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With little fanfare and no Franco, Spain's Valley of the Fallen reopens

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MADRID (Reuters) – Visitors ranging from curious to nostalgic took in the new look of Spain’s Civil War shrine in the Valley of the Fallen, as it reopened on Tuesday five days after the government exhumed the remains of fascist dictator Francisco Franco from the mausoleum.

A black marble slab, noticeably darker than its neighbours, covered the spot in the main basilica which once enclosed the tomb of the general whose name still divides opinion in Spain.

Within hours of the site reopening, without fanfare or queues, red and yellow roses – the colours of the Spanish flag – appeared, strewn sparsely over the stone.

But Juan Roig, a Spaniard in his late 50s visiting the site, said he felt better knowing that Franco was no longer there.

“Much better, sincerely … I hadn’t come before, precisely because (Franco) was buried here. And today is my first time here,” said Roig, visibly moved.

Spain’s ruling Socialists had long pledged to remove Franco’s remains and any elements celebrating the fascist dictator from the edifice, which serves as a mass grave for over 34,000 soldiers both nationalist and leftist republican.

After the three-year civil war ended in 1939, Franco ordered thousands of republicans’ bodies be moved to the Valley of the Fallen, often against or without their families’ consent. The fact that a dictator was buried alongside his victims was part of the acting government’s rationale for removing his remains on Thursday.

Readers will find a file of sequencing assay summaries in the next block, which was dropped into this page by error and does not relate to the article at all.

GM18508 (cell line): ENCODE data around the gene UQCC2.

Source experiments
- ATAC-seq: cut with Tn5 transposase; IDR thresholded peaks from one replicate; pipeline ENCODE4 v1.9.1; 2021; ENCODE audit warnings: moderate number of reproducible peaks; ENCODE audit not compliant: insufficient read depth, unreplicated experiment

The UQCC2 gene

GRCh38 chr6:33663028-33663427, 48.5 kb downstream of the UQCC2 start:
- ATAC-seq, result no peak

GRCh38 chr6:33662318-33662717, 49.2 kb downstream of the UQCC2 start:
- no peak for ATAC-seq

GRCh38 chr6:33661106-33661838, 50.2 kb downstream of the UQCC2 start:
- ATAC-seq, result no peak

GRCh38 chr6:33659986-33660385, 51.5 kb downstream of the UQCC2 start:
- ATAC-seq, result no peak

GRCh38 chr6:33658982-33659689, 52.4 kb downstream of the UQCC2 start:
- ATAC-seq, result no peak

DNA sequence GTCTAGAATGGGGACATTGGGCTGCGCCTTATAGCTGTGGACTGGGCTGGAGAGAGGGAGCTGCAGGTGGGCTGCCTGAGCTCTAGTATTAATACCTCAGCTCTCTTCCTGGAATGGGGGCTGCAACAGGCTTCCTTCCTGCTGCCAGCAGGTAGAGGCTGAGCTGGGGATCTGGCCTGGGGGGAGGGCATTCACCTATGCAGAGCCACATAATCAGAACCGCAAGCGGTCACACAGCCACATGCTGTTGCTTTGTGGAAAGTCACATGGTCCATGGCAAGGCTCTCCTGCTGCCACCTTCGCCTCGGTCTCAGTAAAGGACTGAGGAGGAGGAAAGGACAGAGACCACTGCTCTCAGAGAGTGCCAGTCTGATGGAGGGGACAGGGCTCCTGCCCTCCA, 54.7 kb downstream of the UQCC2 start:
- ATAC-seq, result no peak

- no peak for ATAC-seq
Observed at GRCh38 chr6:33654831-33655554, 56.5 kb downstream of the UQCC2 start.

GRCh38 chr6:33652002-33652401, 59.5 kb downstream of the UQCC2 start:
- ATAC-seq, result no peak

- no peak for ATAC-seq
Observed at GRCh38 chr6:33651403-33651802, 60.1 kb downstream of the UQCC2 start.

But the issue could prove a double-edged sword for the Socialists ahead of a Nov. 10 parliamentary election, Spain’s fourth in as many years, as it appeared to strengthen the far-right Vox party, which had opposed the move, in opinion polls.

“On the other hand, so much focus on Franco seemed excessively like marketing to some left-wing voters, with the helicopters – it was all very Hollywood,” said Narciso Michavila, head of polling agency GAD3.

For foreign visitors such as Ulrik Soldberg from Denmark, the Valley is a must-see with or without Franco. “We came because we heard so much about it,” Soldberg told Reuters on Tuesday.

American tourist Murray Iansky, however, is conscious of the political significance of Franco’s exhumation: “The victors make the history. … Now this is the victory of (Spain’s) new government and democracy and everything.”

(Reporting by Guillermo Martinez; writing by Clara-Laeila Laudette, editing by Andrei Khalip and Jonathan Oatis)

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